I’m going to write something that may be controversial. Your life as a missionary is in many ways probably a lot harder than it would have been had you never left your home country. I say that this might be controversial because I join with many of you in believing that we as missionary women need to be so very careful not to get caught up in “the grass is always greener” fantasies about life back "home." I think these fantasies, which many of them really are just fantasies and not reality at all, can damage our contentedness while on the field. Many things are in fact harder in the States! The grass is not green anywhere other than in heaven! It’s dying everywhere on this fallen earth.
BUT, I do want to write in hopes of helping to free some of us from feelings of defeat that are common to us as missionary moms when we sometimes look at our day/week/month/year… and wonder, how on earth is this that ALL that we’ve managed to do?! One thing that I do think is generally true is that we get to enjoy more conveniences in the US and therefore can often do more in less time there. Now we're on the overseas mission field, with a huge passion to see much supernatural eternity-changing transformation, yet at times it is all that we can do to keep up with the basics. Sometimes we can’t even do that without help!
I remember a revelation during our first year overseas. In my previous life in the States, I was all about time management and efficiency. I also loved to multi-task. I tried to carry these values over to life here in Russia and within a couple of months I was DEAD TIRED. I had been thinking things like “Oh, my daughter needs a walk and we need groceries. We’ll walk to the grocery store and play a bit on the way home and, bingo, I’ve lumped both needs into one trip. Time saved!” But this simplification left me laying on the living-room floor feeling like I was going to die by 7:30pm at night. What was wrong with me?!
Well, I had failed to factor things in like the stress of a language, the stress not knowing what things were in the grocery store, the work of trying to figure out what to cook with such unfamiliar foods, the challenge of trying to figure out how to quickly bag my own groceries, the added physical work of having to carry the stroller/child/groceries up and down multiple flights of stairs, the stress of trying to keep my newly walking little one away from the broken glass strewn all about on the playground, the stress of being scolded by strangers for my child being inappropriately dressed for the weather (despite my best attempts to do what was culturally right)…. All of these little things add up into a huge amount of energy spent that I just didn’t think to factor into my “walk+groceries=time saved” equation.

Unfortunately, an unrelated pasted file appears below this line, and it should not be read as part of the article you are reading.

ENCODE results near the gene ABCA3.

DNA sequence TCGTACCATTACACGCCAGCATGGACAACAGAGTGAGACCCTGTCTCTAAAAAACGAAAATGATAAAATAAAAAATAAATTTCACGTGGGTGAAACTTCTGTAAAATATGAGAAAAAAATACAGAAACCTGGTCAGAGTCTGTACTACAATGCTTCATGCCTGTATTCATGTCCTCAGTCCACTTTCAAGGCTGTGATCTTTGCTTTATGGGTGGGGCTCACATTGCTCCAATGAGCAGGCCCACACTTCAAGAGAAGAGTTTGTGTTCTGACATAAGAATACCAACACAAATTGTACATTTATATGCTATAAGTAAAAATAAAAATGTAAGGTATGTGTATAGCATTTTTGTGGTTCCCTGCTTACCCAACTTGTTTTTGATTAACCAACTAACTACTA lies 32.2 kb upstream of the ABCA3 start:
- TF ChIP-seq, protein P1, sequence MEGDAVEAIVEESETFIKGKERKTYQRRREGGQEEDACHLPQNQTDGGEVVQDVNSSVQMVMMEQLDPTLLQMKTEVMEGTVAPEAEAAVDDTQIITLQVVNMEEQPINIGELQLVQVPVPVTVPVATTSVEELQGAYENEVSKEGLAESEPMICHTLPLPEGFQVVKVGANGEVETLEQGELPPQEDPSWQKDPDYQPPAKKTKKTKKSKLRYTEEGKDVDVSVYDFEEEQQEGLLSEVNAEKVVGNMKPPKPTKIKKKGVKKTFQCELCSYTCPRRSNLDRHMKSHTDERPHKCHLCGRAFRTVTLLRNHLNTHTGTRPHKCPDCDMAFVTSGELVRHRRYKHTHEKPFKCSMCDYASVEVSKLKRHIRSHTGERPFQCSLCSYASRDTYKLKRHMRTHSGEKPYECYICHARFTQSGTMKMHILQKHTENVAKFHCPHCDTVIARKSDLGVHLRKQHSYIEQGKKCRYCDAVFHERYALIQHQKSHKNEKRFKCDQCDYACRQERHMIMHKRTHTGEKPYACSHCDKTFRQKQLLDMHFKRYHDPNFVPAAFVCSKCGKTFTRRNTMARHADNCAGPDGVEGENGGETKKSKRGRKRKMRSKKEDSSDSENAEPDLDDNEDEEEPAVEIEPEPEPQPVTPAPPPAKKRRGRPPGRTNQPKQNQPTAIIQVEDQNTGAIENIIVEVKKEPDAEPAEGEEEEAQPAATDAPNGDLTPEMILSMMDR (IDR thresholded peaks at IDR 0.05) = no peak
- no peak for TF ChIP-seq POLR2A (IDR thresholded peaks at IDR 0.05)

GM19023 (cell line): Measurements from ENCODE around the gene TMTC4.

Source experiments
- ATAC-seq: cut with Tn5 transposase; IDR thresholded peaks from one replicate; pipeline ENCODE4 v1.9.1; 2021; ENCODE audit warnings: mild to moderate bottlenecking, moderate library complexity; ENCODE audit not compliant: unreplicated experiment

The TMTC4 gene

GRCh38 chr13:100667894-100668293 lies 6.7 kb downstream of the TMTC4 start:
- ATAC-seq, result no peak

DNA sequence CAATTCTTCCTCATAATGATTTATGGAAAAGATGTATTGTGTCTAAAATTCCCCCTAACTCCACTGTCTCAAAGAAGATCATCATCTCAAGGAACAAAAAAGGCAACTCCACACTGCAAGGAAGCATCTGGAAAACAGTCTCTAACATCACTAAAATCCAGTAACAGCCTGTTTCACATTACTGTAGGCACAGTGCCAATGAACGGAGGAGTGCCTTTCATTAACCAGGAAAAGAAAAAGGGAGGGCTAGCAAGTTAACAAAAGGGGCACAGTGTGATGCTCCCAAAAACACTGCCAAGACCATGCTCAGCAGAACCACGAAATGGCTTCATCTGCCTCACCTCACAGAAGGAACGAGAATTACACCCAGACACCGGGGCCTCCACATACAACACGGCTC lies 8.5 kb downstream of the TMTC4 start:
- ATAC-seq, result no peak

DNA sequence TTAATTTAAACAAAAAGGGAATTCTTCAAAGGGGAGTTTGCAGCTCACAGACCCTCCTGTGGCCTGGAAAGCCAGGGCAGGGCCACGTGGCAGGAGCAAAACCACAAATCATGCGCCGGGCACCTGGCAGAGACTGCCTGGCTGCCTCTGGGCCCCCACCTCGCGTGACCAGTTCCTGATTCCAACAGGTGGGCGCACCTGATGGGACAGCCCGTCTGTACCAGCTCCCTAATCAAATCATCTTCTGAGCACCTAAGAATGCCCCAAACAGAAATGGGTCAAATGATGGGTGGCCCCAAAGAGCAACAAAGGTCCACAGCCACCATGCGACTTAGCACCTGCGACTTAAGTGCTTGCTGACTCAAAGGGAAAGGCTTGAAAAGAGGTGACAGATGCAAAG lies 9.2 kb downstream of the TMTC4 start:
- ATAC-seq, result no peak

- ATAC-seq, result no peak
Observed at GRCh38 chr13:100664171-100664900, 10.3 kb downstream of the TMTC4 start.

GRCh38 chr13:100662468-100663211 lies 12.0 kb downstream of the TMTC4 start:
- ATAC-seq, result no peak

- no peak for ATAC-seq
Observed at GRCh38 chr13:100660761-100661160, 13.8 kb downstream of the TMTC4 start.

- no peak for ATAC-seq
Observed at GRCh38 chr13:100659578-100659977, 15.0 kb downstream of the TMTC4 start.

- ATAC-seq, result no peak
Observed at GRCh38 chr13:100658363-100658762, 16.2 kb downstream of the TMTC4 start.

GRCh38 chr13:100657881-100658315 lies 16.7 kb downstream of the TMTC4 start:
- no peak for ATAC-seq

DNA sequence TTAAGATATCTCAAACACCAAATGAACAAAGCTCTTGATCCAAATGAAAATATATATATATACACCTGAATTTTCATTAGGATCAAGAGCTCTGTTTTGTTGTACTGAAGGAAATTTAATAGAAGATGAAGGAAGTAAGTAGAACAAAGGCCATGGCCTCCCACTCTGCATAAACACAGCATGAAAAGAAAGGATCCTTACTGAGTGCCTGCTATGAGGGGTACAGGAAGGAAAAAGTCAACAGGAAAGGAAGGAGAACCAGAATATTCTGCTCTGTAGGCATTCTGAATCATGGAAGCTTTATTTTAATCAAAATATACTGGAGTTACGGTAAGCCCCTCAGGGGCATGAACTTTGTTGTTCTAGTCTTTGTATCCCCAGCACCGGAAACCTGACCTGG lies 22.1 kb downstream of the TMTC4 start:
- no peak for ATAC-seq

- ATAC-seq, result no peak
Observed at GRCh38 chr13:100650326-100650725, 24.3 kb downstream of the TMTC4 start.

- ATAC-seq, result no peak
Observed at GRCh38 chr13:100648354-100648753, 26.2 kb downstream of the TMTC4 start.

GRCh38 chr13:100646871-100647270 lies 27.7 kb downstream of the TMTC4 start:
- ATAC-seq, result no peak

It was just too much stress at once. I eventually realized that I needed to change my value from “time saved” to “energy saved.” I had to accept that to save energy, I likely was going to need to spend time, multi-task less, and drastically adjust my expectations on how much could get done in a day.
Of course now that we’re in our 8th year overseas, these stresses have significantly lessened, but in all honesty, life does just take more energy than if I were to do the same things in my home culture. Sometimes I still forget that as I calculate my capacity for a given day. The language is still not my own, I’m still not a cultural insider, appliances and things around the house are still poorer quality and break all of the time, we go through longer seasons without common conveniences (hot-water, a vehicle, a dryer…), we don’t have the support of extended family, etc. I forget about these things all of the time because I truly love my life here and would not trade it, BUT, it does affect how much I can do in a day’s time.
(Doing dishes in the bathtub... The water in our kitchen had a habit of going out frequently for a season, so dish-doing at that time was quite a time-consuming task.)
Sometimes when I look at my friends’ lives back home via facebook, or when I read blogs, or see things that people have posted from Pintrest, I feel defeated and wonder, “Why can’t I do things like that?” God kindly has been reminding me lately that one of the sacrifices that He has asked me to make in order to serve Him here and to receive the many blessing of this life on the overseas mission field is that of efficiency. I have often fought feelings of frustration about my reduced capacity here, yet when I think of it rightly, I remember that God called me here and He is the one who gave me the capacity that I have and allows for life to be as time and energy consuming as it is. My all, no matter how small I may feel that it is, is enough for my Almighty God who is more than able to make it count greatly for eternity.
Have you noticed a shift in your prioritization of time/energy since moving overseas? How have your average daily tasks changed as compared to your life back in the States?
(Also, check out this great post by Laura Parker. It has some very interesting things to say about the average stress levels of missionaries.)